8. (The assumption is correct.) But I disagree. It's plain old power and at any cost, by any means. It is not evil for evil sake as you suggest. Fear (and its last stage - terror) has been the age old weapon in the hands of all power-hungry people. And rule does not only mean physical power but includes mental power. And that is what modern terrorism is all about. Also just because they have not achieved power doesn't mean that is not their intention. The only difference between power-hungry socialists (and their ilk) and power-hungry terrorists is the means they use to gain power. Power is the common fundamental. Forget other countries in the British Empire. We are not concernced with those here. My context was only India. And I suggest you get your history lessons on India correct. Whatever you've said, go and tell it to the individuals who were jailed (for no reason) and brutally physically abused in all manners possible by the British. And what is this "spread the cultural and philosophical values of the enlightenment"? And as far as feudalism in India is concerned, the people were plain stupid to have tolerated it. But that does not mean the British had the right to rule India. They had come to trade initilally and that is what they should have stuck to (I think some of them did). Prevailing evils in a land do not give a right to an outsider to come and capture it unless the owners of the land consent to it - to this extent you could argue that many Indians did consent to the British and that's the reason they could rule so long - but not everybody did and they paid a heavy price for it. Why is it not applicable to nations? Fundamental principles are applicable only to individuals and not to them as a group or a nation? The dichotomy between individual principles and group principles is a false dichotomy. Have you studied all the political systems of the world? And even if all had evil elements, one of them wouldn't be justified for being 'less evil than the rest' - there are no degrees to evil - evil is evil 100%. As far as the British and India is concerned, just because some of them got certain modern inventions, the atrocities committed by the Raj cannot be wiped out or justified. What you and sNerd are saying in essence is because they ruled, the inventions got into the country otherwise these wouldn't and because the inventions got in, the rule is justified.Well, how about trade instead of force? The inventions would still have got here and I would still have learnt English - only we wouldn't be talking on such a topic. No, they had no business ruling India, their only business should have been, well, business. BTW the Indian struggle for freedom didn't start with the British (it ended with them), it started with the Mughals. And there was a King Shivaji in the 17th century who was the only one in his time who was successful in defeating the Mughals and establishing freedom for his people (and yes they were happy with him). I would say that it was a mistake on his part to not have accepted ruling India despite having the power (acquired rightfully). If he had, well, history would have been different - maybe the British would not have been able to rule at all.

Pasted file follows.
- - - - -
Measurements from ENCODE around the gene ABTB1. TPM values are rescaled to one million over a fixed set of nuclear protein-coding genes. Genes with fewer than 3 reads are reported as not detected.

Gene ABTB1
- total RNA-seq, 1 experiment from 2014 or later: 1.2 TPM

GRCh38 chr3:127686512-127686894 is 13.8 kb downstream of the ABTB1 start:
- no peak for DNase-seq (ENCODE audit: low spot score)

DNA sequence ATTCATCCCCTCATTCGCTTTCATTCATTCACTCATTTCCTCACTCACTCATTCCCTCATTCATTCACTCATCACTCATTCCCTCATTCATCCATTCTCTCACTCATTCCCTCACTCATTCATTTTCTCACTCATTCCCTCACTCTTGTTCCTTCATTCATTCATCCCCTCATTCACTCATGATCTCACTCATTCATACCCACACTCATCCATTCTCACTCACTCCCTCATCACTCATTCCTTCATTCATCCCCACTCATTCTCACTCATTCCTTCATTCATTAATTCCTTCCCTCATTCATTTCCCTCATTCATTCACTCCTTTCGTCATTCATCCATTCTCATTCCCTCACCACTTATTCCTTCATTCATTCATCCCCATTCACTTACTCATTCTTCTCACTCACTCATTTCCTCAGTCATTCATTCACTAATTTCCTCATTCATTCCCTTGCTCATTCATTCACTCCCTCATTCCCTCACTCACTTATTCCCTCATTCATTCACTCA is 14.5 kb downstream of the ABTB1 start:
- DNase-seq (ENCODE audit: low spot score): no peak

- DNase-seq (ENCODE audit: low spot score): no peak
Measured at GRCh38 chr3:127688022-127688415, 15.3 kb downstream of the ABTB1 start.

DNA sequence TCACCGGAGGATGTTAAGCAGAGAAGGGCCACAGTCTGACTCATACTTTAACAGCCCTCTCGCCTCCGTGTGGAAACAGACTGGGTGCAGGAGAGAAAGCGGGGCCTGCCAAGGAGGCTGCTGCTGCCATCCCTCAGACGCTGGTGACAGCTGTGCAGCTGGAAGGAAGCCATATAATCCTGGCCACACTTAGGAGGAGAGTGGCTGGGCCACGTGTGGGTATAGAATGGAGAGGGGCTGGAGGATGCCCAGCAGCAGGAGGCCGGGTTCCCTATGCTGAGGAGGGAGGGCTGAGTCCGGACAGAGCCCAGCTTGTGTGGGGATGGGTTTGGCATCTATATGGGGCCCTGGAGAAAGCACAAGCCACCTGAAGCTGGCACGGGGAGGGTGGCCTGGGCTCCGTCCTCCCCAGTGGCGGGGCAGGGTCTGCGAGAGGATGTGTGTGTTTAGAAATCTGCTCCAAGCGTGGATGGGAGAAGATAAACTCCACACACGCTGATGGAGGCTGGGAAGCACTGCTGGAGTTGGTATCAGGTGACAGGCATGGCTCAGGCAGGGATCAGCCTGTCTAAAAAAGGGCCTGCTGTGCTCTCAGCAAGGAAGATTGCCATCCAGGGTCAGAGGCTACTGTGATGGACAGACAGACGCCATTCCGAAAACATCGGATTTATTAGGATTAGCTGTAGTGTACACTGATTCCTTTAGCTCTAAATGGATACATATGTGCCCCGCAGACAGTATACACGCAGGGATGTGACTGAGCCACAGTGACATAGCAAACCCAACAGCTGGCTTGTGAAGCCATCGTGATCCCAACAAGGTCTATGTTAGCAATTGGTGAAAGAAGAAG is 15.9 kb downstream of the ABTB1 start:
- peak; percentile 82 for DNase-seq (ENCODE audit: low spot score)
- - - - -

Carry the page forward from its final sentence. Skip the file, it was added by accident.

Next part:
9. Power at any cost and by any means. Do be labelled 'good' one has to be good always consistently. But one act of evil is enough to label one evil. Remember?
  10. I am not talking for sNerd, but I think you have misinterpretated him. What you are saying is that 'to destroy their philosphy we should burn their books or whatever other means used to propogate it and this is against our ideal of free speech'. But you have missed the word 'source' in his post. Books are not the source, they are just the means. The source is their thinking and that is what needs to be destroyed and it cannot be destroyed by destroying or attacking the means used to propogate it. That's why I said it's easier said than done. To destroy a thought in a person's mind is the most difficult thing to do - and no, destroying the person himself by bombing him is not the solution because it is simply impossible to know to who thinks what and who all think terrorism. So just bombing them is not the long-term solution - it might work (rather seem to work) in the short-term. One cannot destroy a philosophy by burning books - it actually was tried in India (and maybe many times with many philosophies in the history of mankind) during the freedom struggle. Lokmanya Tilak (a freedom fighter who was an 'extremist' as against Gandhiji who was a 'moderate') had written a 'philosophical' book when he was in jail. The British burnt it. All of Tilak's colleagues were naturally very angry and very worried that such a book was destroyed and that now it will be lost forever. Tilak was very calm - he told them not to worry. He said everything was in his head and he will write it again. (They couldn't and didn't kill him - maybe for some political reasons which I don't remember). He came out, wrote it again and published it. It is available in all the leading bookstores even today. And no - there is no basic, fundamental difference between the British then and the terrorists now. So forget burning books and dropping bombs (I am not saying one shouldn't do it at all - if they threaten, you have to do it - not as a long-term solution but just as a defense - had it been, I think, AR would be in the US army and not writing philosophical works). The only real long-term bomb one can drop is a counter-philosophy which attacks the very fundamentals of theirs. The challenge is in getting them to want to listen to it first and then try to understand it. And that's far from easy.